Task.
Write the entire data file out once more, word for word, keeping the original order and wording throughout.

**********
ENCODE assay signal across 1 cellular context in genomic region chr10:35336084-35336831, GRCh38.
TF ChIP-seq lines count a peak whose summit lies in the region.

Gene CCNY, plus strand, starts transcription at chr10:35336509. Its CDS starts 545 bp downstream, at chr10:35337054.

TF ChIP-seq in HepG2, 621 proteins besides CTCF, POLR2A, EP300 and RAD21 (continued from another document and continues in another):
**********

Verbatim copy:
ENCODE assay signal across 1 cellular context in genomic region chr10:35336084-35336831, GRCh38.
TF ChIP-seq lines count a peak whose summit lies in the region.

Gene CCNY, plus strand, starts transcription at chr10:35336509. Its CDS starts 545 bp downstream, at chr10:35337054.

TF ChIP-seq in HepG2, 621 proteins besides CTCF, POLR2A, EP300 and RAD21 (continued from another document and continues in another):